It's that time of year again. Everyone is swearing off junk food, buying gym memberships and looking up local charities in order to hit their New Year's resolutions. But if the Dodgers want to return to the NLCS and have another shot at the World Series, they better make a few of their own.
With the re-signings of Brian Wilson, J.P. Howell and Juan Uribe, the Dodgers addressed their biggest needs in the offseason. They strengthened the bullpen further with Chris Perez and Jamey Wright coming to Los Angeles. Dan Haren was brought in on a one-year deal to give the rotation a slight boost.
The starting lineup is ready to roll with the only identifiable weakness at catcher, where A.J. Ellis is slightly offensively challenged. There's a question mark at second base with the unproven rookie Alexander Guerrero taking over, and plenty of injury questions between Matt Kemp, Andre Ethier, Carl Crawford and Hanley Ramirez.
So as good as the Dodgers may look on paper, there are plenty of things that can still be tweaked. Which resolutions should GM Ned Colletti, owner Stan Kasten and manager Don Mattingly be making for the new year? Read on to find out.
And I don't mean cutting down on carbs and hitting the gym. Most professional athletes are already freaks in that regard. This is more geared toward the general health of the players on the team, especially ones who have had multiple injuries in the past.
They should resolve to keep all hamstrings, shoulders, ankles, thumbs and other unspecified joints in peak physical form to avoid having to fill holes with utility players like last year—especially because this year's version of the Dodgers has very little depth in case of emergency. That being said...
...the bench is still thin. Way too thin. If the season were to start today, the Dodgers would be looking at a bench of Andre Ethier, Scott Van Slyke, Tim Federowicz, Dee Gordon and Justin Sellers. The latter two especially represent a massive drop-off from the starters in comparison to last year's squad.
Even though the free-agent market isn't booming with top-tier backups, the Dodgers would do well to bring back someone like Michael Young, who can play multiple infield positions, or take a flier on someone like Alexei Casilla or Delmon Young. Even if they aren't stars anymore, these guys can be better options to fill in for injured starters.
Now that Masahiro Tanaka has been posted, the Dodgers are likely the front-runners to land his services. He would slot in as a nice No. 3 in an already-stacked rotation and give the Dodgers the most fearsome top four in all of baseball.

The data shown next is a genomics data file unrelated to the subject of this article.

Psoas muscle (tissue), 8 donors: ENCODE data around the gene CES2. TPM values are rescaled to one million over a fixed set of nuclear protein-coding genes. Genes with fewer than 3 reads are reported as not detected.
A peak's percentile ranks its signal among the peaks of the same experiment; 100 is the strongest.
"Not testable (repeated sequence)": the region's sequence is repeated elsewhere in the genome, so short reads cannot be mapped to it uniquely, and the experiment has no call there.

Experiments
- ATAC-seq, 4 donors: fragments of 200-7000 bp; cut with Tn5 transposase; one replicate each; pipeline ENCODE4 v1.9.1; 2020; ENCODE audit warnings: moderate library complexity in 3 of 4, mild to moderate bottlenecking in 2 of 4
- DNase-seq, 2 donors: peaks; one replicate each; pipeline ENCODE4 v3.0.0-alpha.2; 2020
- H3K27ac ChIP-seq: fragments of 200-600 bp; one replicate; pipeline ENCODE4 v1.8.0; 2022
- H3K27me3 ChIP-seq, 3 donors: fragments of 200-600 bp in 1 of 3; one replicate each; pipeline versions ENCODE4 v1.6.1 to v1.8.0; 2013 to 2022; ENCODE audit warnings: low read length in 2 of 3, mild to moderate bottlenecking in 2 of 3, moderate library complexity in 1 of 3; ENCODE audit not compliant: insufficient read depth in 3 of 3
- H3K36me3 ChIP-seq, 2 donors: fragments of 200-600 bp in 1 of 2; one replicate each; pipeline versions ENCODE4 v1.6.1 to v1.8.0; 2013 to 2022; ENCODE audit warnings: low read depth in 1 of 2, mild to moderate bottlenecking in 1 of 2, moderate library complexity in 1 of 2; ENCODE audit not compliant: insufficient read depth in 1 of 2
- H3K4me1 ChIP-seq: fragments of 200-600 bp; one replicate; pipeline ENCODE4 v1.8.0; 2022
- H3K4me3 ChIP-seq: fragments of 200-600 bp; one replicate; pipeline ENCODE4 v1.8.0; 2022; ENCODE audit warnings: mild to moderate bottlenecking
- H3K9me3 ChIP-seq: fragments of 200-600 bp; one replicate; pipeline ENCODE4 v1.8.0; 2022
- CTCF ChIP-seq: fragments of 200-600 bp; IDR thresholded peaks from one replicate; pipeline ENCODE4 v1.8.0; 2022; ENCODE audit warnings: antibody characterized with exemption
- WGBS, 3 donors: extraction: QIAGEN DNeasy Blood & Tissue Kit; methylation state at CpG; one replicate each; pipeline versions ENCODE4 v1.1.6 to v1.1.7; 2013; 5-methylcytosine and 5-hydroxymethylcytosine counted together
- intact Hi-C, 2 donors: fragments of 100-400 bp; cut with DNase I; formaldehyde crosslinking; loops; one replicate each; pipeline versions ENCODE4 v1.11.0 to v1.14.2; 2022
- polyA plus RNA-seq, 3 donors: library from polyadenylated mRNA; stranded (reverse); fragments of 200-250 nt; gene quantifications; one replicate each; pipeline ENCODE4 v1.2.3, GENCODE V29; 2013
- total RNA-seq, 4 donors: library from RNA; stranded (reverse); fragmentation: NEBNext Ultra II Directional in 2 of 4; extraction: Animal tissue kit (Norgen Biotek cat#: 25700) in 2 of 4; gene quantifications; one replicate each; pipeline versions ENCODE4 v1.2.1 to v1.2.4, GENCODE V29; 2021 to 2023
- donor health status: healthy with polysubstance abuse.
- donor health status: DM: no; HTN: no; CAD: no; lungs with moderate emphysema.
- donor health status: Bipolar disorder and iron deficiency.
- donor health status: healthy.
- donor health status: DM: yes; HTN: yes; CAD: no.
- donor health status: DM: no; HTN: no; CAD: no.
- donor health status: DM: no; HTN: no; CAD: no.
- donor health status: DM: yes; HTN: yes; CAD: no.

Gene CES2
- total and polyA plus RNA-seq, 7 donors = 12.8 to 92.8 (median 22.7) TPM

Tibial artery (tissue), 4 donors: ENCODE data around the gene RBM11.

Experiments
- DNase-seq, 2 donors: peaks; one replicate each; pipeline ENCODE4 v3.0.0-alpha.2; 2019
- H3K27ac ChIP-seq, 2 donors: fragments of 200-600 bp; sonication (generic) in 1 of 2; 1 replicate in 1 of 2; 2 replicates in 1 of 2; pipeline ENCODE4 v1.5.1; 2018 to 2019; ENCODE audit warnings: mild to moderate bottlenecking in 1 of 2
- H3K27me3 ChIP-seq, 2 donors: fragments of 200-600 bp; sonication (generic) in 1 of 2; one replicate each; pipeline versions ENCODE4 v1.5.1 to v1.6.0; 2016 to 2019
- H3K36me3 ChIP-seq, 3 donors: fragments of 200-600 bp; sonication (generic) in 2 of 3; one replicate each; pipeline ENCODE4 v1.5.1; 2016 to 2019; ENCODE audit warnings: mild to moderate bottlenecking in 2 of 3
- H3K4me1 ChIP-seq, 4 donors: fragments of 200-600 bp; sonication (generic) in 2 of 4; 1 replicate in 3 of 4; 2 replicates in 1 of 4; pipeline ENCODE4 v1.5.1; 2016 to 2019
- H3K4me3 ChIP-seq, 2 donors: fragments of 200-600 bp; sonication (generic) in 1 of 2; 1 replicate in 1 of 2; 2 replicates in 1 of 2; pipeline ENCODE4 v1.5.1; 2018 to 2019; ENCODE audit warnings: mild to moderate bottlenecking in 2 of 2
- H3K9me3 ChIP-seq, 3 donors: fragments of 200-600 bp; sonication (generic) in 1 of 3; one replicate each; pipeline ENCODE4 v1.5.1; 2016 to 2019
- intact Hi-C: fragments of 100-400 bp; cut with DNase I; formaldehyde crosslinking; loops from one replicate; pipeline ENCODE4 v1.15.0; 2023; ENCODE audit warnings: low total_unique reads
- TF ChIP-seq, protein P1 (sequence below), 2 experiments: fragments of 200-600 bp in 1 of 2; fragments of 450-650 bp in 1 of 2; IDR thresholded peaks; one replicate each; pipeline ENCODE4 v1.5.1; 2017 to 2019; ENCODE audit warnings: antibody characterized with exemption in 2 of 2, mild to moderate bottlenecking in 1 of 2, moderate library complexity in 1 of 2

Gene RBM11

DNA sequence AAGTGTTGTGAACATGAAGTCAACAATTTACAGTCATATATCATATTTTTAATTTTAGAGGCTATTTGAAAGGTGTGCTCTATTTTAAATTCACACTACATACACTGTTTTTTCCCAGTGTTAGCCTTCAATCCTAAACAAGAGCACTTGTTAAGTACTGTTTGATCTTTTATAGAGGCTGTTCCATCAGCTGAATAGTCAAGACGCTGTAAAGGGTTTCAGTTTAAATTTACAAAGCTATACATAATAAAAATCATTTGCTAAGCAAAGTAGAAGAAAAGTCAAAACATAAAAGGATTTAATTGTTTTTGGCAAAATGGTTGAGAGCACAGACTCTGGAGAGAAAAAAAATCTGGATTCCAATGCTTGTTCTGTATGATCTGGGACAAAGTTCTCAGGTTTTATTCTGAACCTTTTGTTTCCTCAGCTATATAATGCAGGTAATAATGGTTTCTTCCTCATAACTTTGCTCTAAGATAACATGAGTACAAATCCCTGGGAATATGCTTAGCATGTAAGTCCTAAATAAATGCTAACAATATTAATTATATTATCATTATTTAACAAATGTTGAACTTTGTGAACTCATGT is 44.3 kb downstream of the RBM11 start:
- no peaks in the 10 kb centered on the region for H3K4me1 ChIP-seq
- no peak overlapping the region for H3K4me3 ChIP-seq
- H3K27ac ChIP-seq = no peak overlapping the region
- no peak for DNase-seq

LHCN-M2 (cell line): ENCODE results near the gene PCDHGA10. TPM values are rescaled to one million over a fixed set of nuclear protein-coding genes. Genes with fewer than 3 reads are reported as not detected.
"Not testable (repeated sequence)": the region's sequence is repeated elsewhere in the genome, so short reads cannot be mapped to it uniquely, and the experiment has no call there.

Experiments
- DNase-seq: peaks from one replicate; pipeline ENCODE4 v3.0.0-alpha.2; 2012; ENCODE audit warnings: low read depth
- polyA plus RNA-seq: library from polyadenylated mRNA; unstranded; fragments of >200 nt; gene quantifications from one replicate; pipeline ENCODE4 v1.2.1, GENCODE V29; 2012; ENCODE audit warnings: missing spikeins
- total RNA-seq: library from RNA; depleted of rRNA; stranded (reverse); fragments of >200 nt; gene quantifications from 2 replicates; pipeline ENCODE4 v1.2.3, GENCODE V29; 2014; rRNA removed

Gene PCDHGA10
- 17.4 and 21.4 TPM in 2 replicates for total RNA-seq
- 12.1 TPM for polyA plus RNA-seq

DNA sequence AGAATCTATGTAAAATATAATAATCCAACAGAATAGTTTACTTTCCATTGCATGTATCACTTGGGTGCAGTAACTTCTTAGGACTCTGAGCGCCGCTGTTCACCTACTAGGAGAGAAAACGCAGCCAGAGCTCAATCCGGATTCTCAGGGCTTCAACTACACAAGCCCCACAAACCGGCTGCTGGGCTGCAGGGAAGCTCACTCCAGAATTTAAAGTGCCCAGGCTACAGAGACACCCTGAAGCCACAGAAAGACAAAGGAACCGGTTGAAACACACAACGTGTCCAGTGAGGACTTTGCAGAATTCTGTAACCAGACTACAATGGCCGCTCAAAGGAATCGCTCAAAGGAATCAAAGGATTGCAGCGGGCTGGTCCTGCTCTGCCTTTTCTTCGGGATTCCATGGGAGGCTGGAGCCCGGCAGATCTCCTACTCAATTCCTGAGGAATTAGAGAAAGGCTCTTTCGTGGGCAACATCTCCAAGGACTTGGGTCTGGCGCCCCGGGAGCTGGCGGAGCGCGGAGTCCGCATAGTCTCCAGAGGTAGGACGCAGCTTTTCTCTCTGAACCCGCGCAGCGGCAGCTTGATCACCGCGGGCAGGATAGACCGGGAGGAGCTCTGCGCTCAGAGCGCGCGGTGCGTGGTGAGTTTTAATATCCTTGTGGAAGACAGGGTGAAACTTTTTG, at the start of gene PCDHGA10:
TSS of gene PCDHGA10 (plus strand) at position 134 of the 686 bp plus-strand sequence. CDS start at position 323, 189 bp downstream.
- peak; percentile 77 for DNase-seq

But, if that option falls through, the Dodgers would be smart to grab one more starter to complement Clayton Kershaw, Zack Greinke, Hyun-Jin Ryu and Dan Haren. They can't count on Chad Billingsley and Josh Beckett to stay healthy, so they should bring in another veteran like A.J. Burnett or Matt Garza just in case.
Clayton Kershaw and Hanley Ramirez are still without contract extensions. That's a sentence no Dodgers fans wanted to see approaching the new year. Kershaw especially needs to get whatever he wants to remain in Dodger blue for the foreseeable future.
The Dodgers have the money to do it, and what better way to start off 2014 than to invigorate the fanbase by giving both players new deals? Kershaw could be looking at seven years or more and around $200 million. It's a large chunk of change, but well worth the purchase.
Don Mattingly and Ned Colletti held a very interesting press conference after the season ended, which was more or less like pulling teeth out of a rabid, fanged horse. It consisted of reporters firing questions at both of them about Mattingly's "lame duck" manager status.
It's this writer's belief that Mattingly should get a multi-year deal, but if that doesn't happen, the least the two could do is not bring it up during the season. Even if it's no distraction internally, nobody wants to hear about that situation all summer long. And with the L.A. media all over it, that would be unavoidable.